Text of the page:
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Tip #61 Things Donors Want to Know, but Won’t Ask

In the midst of a fundraising campaign, you get accustomed to hearing the same questions over and over. It’s as if the same training protocols for buying a car or a house are applied to administering philanthropy, only rather than answering questions about warrantees or interest rates, you’re providing the details of prior year’s support and break-even points. Donor meetings can sometimes feel like “kicking the tires” of your cause or project. Once in a while, however, a donor steps outside the norm and asks a question that demonstrates a unique angle of their interest, or, a unique perspective on your cause. These instances are rare and valuable windows into the heart of philanthropy.


The following are some of the more unique questions I’ve answered over the years that (I think) are representative of things donors want to know but often don’t ask about.


Who is driving this initiative?

Nobody likes a one-man or woman show, especially funders. Donors are encouraged to hear there is support for a project outside the C-suite or board room. Even if a donor doesn’t ask, proactively sharing about the enthusiasm of others may help your project. If you find yourself referencing a founder or saying “I” frequently you may want to pull back and reevaluate your project and how you’re presenting it.


Can I meet with the other donors?

Candidly, a donor to a sheltered housing project asked me this in the context of having a “guild” of high-level donors gather at the shelter for an evening. He suggested they could gather, share ideas, and the residents of the shelter could prepare and serve the dinner. I wish I was joking. I’ll pause while you catch your gag reflex.


The desire to know fellow investors is not an uncommon desire from funders and, thankfully, it’s usually rooted in more humility than the example provided. When you’re heavily invested in something – be it emotionally or fiscally, it’s comforting to know the other players and their aspirations, hopes or interests. Be cautious of divulging donor data without consent, but when you have multiple interested parties, consider making the connection.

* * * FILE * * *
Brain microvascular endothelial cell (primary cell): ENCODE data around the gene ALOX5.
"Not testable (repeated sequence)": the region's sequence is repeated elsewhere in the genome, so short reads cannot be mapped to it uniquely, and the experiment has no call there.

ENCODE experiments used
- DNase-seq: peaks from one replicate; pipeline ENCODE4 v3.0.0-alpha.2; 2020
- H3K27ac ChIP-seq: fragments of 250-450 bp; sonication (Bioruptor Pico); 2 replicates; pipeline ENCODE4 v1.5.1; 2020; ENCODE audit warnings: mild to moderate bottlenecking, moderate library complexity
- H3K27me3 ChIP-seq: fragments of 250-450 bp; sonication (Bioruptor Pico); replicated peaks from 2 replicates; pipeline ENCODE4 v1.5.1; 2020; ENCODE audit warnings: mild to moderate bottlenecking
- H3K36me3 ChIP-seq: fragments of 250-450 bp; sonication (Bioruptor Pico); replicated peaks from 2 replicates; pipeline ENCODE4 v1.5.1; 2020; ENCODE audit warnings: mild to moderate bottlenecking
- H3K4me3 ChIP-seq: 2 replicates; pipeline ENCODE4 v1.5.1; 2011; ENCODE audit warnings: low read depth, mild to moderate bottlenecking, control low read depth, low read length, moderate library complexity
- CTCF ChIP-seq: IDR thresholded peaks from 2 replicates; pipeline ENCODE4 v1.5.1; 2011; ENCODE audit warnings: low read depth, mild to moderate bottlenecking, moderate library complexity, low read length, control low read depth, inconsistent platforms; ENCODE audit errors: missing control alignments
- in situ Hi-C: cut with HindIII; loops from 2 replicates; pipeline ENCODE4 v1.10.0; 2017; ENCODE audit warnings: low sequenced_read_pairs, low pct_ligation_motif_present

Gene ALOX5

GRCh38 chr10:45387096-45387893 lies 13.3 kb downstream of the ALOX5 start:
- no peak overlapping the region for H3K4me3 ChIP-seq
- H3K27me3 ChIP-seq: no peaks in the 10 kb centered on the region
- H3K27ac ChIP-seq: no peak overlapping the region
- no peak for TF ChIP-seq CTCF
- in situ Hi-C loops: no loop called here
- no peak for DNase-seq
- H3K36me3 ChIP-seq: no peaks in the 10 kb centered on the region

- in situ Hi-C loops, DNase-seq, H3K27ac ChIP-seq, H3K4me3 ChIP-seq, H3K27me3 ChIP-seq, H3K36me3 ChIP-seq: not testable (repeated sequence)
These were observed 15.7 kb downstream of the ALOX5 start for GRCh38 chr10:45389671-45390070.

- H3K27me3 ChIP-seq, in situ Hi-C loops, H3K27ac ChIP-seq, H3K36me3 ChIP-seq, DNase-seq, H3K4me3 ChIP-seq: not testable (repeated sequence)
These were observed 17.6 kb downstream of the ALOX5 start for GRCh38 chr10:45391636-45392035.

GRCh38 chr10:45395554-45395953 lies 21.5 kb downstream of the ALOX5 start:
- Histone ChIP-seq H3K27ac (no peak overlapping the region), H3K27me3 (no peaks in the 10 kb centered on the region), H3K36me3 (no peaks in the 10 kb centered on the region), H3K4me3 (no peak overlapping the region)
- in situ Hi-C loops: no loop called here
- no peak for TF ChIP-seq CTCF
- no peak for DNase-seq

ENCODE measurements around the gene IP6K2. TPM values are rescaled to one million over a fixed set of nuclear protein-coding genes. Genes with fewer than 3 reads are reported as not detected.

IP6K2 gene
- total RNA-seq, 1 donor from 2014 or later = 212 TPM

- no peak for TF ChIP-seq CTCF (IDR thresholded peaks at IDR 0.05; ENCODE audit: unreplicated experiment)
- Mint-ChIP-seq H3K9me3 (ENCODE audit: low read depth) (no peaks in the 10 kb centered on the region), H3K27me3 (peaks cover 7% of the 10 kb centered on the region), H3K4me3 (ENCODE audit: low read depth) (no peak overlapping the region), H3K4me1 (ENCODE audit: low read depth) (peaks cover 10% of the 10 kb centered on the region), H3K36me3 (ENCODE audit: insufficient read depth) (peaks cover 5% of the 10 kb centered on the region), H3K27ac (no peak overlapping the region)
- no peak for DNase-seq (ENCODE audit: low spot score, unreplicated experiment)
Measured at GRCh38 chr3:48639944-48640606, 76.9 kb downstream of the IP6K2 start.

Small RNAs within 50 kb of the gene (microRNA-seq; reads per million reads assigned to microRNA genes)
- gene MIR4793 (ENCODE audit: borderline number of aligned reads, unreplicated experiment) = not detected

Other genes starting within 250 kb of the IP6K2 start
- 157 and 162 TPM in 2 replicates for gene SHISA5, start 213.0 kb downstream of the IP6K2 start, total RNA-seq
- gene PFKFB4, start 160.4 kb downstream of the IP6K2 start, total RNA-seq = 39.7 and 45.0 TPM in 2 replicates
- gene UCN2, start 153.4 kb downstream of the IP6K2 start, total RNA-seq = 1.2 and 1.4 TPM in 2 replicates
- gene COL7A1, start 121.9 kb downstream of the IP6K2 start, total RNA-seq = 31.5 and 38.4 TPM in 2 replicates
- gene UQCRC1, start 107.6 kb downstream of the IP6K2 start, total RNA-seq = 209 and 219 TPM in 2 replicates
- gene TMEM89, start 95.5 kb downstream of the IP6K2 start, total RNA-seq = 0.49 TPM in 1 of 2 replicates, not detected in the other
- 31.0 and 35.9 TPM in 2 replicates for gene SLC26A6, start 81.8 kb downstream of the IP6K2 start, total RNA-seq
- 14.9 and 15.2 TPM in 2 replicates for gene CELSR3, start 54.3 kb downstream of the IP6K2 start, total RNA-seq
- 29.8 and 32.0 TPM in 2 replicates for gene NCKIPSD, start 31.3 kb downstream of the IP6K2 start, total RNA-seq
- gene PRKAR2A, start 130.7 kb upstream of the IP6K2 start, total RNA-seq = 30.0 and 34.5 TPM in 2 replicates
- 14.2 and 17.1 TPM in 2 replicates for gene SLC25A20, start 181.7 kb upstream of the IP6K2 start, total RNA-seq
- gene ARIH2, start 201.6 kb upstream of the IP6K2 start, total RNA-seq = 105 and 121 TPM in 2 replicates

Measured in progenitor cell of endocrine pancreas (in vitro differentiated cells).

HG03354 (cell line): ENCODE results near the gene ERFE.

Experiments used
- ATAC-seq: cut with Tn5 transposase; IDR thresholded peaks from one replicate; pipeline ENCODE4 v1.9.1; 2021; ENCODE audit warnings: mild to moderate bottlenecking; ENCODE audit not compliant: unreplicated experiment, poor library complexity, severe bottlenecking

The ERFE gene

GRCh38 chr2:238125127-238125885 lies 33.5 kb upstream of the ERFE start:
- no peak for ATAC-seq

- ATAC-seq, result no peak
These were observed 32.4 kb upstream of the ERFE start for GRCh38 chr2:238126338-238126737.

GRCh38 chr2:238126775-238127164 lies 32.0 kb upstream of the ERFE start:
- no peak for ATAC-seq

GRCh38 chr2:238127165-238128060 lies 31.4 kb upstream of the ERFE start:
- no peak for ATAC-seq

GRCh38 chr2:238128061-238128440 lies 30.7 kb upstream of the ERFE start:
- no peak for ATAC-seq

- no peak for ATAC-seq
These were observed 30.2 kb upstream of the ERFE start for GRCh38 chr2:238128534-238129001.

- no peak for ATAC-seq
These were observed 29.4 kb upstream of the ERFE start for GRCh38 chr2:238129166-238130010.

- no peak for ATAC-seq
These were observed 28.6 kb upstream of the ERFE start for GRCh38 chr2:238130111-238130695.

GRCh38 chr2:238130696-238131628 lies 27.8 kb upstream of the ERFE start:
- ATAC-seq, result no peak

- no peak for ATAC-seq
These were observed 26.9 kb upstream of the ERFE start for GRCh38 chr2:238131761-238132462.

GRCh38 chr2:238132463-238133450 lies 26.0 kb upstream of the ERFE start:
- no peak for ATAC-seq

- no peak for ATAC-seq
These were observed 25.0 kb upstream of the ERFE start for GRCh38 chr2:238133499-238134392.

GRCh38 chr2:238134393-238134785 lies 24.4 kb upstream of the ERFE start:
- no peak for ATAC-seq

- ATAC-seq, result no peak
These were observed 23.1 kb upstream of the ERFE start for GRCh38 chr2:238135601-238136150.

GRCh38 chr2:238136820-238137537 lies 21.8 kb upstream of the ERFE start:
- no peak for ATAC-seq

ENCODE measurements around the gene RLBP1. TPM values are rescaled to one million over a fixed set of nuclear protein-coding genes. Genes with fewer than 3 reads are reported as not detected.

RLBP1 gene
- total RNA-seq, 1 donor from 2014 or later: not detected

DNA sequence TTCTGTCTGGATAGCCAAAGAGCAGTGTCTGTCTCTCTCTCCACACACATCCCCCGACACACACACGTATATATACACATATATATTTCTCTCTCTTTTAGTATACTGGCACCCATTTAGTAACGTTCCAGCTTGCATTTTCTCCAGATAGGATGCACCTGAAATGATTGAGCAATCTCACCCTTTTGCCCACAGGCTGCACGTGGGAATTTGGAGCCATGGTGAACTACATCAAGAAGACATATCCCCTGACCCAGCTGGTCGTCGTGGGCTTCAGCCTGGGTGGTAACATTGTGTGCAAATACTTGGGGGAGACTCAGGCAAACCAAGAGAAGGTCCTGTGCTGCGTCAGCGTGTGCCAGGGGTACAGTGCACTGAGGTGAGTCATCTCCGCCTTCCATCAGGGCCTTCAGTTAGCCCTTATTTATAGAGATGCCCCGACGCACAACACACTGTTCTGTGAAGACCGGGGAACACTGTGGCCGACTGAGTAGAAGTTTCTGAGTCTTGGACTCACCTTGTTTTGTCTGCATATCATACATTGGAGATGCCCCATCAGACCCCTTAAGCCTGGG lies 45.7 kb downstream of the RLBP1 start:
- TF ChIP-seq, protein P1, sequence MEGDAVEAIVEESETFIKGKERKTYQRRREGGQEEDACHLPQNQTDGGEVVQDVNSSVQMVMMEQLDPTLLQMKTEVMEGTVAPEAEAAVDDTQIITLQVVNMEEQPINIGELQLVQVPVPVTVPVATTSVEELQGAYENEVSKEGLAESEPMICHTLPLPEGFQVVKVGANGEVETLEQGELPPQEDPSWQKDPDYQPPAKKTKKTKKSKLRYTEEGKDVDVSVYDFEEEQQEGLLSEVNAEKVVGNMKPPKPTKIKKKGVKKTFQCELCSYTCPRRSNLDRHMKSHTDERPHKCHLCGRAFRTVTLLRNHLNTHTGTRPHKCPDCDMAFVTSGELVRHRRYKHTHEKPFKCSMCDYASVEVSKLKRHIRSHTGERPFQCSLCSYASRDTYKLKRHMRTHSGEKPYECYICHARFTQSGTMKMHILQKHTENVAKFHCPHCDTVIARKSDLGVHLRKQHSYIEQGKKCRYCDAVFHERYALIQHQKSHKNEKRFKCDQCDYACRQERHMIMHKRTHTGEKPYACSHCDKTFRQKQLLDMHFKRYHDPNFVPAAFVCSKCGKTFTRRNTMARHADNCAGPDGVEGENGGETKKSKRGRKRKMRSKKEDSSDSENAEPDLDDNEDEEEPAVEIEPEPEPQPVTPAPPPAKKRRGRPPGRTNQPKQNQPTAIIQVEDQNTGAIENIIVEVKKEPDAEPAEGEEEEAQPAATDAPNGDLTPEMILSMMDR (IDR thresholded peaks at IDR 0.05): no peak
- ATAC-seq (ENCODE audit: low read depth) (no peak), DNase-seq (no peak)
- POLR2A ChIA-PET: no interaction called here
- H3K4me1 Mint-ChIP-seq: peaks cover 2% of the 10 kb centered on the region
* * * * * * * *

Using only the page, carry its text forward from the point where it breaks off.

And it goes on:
Is it passion for the project or stress that’s keeping you up at night?

This has to be my favorite “unexpected” question of all time. It speaks to the fact that donors care about the humans behind the cause, too. If you or your team is being stretched too thin, sharing the truth with a donor may be your saving grace. Donors tend to be savvy investors and business people. They recognize the need for infrastructure and redundancies. A candid explanation of what your team needs to succeed in reaching your goals in good health may expand your working capital as well as your donor’s interest in your work.


Just as you wish a car salesman or realtor would tell you ALL the truth and nothing but the truth when you make an investment, so do donors. Be concise, be genuine, and be up front about all the good you’re doing.


Want to go a step further? Check out this article on The Four Pillars of the Donor Experience by Lynne Wester.

Katie Appold

Katie Appold, MPA
Executive Director | DO MORE GOOD

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